Dialogue Type Initial Situation Participant's Goal Goal of Dialogue Persuasion Conflict of Opinion Persuade Other Party Resolve Issue Inquiry Need to Have Proof Verify Evidence Prove Hypothesis Discovery Need for Explanation Find a Hypothesis Support Hypothesis Negotiation Conflict of Interests Secure Interests Settle Issue Information Need Information Acquire Information Exchange Information Deliberation Practical Choice Fit Goals and Actions Decide What to Do Eristic Personal Conflict Attack an Opponent Reveal Deep Conflict
The dialogue approach provides a clear way to recognize the different norms and expectations tied to different argumentative context. It raises the question whether the proposed accounts of particular dialogues are adequate, whether the kinds of dialogues that have been identified are adequate (or necessary) to explain the different kinds of argumentation that characterize ordinary discourse, and whether there are types of dialogues that have not yet been identified (or whether there are kinds of argumentation that resist categorizations of this sort).
As a field of study and research, informal logic has evolved into a complex attempt to understand the nature and assessment of informal arguments. Though any list of informal logic issues cannot be definitive, the current state of the field suggests that a complete theory of informal logic would have to include:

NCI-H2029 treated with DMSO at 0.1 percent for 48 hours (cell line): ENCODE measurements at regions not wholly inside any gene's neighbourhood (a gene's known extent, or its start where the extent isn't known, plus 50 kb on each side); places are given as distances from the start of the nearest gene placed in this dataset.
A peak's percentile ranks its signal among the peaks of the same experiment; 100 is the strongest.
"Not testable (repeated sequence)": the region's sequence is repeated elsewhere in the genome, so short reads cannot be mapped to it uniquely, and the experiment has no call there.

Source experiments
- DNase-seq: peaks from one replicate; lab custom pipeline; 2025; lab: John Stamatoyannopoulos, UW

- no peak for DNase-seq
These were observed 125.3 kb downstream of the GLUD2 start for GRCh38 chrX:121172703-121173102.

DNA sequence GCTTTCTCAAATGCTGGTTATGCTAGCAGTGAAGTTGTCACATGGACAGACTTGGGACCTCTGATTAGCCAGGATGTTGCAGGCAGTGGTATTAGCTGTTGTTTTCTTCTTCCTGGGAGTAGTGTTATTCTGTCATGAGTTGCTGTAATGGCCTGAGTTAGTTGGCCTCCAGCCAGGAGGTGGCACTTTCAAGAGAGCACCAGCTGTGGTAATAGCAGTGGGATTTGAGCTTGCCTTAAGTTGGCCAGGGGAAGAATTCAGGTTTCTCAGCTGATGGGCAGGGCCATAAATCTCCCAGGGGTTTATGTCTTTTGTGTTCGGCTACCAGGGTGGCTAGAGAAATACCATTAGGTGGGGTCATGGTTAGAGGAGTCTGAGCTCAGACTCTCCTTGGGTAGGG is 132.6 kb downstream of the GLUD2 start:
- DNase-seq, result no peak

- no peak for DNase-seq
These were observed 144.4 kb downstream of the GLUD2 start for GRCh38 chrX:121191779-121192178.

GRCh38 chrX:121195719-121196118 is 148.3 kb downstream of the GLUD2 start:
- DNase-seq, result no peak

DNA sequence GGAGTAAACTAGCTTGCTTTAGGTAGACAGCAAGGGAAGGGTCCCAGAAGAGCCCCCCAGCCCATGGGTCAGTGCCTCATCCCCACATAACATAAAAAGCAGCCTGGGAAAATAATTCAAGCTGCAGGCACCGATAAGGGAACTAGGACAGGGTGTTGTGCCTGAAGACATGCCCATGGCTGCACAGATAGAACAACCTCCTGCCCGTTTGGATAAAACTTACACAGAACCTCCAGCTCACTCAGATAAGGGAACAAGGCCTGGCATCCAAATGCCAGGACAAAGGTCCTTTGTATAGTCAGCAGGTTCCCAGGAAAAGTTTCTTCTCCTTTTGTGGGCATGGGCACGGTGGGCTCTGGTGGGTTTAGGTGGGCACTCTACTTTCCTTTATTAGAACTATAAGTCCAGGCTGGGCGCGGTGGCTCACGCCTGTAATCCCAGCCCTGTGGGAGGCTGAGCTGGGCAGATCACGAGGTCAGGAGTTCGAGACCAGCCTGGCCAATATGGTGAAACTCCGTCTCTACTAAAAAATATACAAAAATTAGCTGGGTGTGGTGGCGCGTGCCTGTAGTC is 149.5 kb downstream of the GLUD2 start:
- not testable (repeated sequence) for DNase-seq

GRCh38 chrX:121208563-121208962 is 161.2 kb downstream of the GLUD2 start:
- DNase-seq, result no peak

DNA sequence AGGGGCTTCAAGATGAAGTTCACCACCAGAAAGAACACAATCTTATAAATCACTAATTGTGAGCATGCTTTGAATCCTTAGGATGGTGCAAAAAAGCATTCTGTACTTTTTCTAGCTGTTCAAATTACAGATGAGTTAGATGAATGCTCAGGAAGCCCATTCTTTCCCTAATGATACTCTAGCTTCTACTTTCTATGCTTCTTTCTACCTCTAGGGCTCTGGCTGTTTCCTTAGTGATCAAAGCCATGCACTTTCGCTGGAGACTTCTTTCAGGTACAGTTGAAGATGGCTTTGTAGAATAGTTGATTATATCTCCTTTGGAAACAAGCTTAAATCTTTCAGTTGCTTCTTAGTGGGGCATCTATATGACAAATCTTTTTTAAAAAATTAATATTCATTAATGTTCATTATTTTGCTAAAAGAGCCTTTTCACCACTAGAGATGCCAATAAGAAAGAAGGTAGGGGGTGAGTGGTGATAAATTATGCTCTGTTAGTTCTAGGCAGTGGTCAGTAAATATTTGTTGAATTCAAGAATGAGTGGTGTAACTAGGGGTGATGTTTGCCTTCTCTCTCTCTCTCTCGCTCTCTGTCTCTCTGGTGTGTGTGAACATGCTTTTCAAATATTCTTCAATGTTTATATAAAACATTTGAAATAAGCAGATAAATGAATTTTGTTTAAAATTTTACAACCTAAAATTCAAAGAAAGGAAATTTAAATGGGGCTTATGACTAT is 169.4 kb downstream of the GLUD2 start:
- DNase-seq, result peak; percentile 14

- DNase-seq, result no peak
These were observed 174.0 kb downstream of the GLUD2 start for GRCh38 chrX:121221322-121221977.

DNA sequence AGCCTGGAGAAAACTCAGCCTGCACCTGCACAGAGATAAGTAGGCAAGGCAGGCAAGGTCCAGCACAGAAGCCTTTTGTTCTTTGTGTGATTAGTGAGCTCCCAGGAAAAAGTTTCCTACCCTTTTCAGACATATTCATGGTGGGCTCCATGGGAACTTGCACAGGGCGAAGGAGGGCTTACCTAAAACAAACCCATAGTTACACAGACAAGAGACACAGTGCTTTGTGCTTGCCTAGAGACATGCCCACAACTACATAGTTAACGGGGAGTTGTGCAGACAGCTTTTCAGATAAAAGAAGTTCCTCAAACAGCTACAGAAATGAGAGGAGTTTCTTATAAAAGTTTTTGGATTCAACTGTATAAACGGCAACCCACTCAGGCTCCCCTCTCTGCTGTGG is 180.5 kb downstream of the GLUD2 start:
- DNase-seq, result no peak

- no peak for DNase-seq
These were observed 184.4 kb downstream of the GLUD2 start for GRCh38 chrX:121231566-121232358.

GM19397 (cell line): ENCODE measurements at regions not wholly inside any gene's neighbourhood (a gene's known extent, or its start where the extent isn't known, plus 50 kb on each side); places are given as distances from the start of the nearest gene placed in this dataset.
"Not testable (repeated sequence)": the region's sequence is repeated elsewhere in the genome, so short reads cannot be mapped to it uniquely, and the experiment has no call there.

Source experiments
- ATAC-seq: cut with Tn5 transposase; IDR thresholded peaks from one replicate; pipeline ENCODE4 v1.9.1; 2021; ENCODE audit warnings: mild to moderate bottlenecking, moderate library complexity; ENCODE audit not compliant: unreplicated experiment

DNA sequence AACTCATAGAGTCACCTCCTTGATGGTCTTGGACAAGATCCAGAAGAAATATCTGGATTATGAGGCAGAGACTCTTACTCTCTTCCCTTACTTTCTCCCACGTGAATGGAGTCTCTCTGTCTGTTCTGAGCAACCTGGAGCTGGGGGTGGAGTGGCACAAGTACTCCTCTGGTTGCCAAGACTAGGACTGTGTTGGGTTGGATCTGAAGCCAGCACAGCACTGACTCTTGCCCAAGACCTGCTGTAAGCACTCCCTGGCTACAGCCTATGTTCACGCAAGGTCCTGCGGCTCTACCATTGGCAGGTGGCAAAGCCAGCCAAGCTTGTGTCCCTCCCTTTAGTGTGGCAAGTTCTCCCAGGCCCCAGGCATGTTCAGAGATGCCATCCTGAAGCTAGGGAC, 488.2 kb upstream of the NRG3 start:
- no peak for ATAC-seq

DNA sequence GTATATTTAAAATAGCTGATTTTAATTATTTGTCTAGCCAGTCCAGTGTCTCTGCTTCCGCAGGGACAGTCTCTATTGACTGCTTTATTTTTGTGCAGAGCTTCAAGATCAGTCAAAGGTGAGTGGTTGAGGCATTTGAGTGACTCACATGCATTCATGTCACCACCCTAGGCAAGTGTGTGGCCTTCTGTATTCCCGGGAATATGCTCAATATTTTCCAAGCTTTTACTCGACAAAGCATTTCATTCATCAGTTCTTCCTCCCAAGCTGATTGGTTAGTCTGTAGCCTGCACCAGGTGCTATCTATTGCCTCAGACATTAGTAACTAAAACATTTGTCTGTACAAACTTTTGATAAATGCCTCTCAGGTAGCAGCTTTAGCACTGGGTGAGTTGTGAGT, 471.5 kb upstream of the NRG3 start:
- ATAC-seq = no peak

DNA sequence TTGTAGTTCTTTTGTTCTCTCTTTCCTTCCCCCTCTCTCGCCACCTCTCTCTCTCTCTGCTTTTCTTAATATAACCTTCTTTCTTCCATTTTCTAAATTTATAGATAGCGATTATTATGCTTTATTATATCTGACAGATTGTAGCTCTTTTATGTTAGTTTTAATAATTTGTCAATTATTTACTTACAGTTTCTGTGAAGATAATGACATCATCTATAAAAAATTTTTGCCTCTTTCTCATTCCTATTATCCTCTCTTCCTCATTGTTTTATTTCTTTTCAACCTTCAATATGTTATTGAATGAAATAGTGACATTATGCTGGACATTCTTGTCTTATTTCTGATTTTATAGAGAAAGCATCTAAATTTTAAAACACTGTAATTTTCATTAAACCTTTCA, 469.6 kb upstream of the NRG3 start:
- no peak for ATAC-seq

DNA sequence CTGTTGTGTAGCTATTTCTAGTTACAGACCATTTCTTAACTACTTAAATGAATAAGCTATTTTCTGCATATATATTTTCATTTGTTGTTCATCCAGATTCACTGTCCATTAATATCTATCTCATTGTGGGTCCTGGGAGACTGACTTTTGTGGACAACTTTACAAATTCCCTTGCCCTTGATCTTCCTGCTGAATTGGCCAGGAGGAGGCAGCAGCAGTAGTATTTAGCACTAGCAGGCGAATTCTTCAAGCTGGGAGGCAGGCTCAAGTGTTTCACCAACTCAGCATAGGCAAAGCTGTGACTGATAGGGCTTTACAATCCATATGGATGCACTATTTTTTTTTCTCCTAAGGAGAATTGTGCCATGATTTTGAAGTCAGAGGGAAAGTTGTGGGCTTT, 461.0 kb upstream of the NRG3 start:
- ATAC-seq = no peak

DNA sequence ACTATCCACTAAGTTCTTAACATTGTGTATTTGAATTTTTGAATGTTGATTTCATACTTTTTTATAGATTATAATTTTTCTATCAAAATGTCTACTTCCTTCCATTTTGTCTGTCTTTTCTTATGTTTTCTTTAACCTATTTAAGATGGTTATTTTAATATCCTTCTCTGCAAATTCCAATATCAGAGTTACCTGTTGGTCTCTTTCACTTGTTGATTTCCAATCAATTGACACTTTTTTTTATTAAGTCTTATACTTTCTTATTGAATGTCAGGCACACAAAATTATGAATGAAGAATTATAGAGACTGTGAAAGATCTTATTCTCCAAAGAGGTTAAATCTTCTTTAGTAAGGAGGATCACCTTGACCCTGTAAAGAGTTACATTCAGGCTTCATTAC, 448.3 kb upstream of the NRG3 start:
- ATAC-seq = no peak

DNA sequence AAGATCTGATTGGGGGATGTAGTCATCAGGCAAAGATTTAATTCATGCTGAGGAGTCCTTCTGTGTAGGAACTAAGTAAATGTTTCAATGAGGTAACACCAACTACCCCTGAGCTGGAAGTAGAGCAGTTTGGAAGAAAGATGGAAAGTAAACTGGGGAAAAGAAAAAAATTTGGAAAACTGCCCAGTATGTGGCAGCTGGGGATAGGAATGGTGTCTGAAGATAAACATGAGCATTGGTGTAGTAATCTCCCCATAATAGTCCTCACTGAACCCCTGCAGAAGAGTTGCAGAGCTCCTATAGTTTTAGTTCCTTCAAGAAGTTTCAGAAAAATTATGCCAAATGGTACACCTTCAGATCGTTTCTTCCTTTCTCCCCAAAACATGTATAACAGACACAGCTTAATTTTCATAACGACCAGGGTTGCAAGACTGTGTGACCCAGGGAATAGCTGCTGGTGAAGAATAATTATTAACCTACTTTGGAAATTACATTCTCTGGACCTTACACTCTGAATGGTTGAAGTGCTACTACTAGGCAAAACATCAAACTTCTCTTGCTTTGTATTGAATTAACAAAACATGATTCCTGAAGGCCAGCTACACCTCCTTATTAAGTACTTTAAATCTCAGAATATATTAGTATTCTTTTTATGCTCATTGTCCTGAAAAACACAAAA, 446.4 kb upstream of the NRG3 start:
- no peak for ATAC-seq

- an account of the principles of communication which argumentative exchange depends upon;
- a distinction between different kinds of dialogue in which argument may occur, and the ways in which they determine appropriate and inappropriate moves in argumentation (e.g., the difference between scientific discussion and negotiation);
- an account of logical consequence, which explains when it can be said (and what it means to say) that some claim (or attitude) is a logical consequence of another;
- a typology of argument which provides a framework of argument and analysis by indentifying the basic types of argument that need to be distinguished (deductivism is monistic, hence one of the simplest typologies; others will distinguish between fundamentally different kinds of argument);
- an account of good argument which specifies general criteria for deductive, inductive, and conductive arguments;
- definitions of positive argument schema which define good patterns of reasoning (reasonable appeals to authority, reasonable attacks against the person; etc.);